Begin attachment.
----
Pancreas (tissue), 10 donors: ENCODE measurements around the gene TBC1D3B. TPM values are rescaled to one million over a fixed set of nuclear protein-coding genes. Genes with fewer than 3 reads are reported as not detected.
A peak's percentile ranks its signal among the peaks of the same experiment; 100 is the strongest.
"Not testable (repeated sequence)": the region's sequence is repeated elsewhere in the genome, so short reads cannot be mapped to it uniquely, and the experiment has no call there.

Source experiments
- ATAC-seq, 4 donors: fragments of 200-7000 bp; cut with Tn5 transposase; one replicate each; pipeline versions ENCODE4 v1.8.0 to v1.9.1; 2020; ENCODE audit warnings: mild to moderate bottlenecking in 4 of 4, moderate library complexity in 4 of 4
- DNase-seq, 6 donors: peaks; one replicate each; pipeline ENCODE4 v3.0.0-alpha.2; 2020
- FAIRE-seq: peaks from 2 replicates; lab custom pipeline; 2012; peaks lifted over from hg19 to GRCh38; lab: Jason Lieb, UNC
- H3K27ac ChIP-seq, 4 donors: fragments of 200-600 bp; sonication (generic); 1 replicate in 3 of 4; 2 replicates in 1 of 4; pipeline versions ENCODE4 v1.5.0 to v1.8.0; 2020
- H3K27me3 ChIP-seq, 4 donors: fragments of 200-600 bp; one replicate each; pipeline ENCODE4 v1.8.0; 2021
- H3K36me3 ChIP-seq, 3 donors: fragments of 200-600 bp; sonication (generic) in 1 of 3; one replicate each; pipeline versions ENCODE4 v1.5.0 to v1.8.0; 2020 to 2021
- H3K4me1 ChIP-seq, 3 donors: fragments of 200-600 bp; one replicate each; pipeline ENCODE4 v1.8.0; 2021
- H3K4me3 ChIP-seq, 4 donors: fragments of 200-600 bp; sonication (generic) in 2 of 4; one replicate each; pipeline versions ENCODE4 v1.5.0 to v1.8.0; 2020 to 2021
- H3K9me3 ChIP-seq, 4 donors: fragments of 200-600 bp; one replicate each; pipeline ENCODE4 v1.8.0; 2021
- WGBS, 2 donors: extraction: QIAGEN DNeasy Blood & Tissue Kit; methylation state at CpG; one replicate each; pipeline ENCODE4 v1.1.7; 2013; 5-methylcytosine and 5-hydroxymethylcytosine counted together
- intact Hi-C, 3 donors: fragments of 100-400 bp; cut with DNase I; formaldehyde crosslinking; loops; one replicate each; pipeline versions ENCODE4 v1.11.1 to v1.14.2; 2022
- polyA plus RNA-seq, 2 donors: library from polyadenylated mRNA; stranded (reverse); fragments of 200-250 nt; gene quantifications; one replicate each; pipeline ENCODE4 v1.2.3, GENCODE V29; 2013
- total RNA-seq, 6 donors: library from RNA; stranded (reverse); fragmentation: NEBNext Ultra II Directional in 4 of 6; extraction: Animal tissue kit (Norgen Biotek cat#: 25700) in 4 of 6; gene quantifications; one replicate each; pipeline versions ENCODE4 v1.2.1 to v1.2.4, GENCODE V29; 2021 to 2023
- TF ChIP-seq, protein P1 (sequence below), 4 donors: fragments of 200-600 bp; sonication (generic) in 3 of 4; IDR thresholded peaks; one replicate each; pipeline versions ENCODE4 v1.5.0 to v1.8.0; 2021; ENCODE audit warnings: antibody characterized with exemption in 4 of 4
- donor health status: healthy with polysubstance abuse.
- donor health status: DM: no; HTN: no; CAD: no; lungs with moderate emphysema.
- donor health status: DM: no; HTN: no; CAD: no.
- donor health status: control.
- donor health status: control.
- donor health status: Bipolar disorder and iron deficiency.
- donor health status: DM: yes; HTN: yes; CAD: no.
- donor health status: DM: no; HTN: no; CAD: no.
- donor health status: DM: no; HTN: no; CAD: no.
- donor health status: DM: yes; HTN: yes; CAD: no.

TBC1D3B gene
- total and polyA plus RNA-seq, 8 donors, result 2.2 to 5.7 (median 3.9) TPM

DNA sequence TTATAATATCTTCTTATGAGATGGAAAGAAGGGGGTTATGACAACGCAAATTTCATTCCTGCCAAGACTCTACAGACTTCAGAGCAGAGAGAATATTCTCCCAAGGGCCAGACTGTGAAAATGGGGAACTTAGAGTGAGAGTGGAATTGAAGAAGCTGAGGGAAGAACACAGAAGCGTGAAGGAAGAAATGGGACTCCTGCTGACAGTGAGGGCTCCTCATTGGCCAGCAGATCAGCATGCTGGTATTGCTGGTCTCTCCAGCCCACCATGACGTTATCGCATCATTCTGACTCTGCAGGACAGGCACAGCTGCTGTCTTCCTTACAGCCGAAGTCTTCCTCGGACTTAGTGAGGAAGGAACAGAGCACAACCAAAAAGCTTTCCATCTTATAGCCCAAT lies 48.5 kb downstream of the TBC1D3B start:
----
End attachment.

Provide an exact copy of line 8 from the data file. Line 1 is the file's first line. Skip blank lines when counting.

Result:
- H3K27ac ChIP-seq, 4 donors: fragments of 200-600 bp; sonication (generic); 1 replicate in 3 of 4; 2 replicates in 1 of 4; pipeline versions ENCODE4 v1.5.0 to v1.8.0; 2020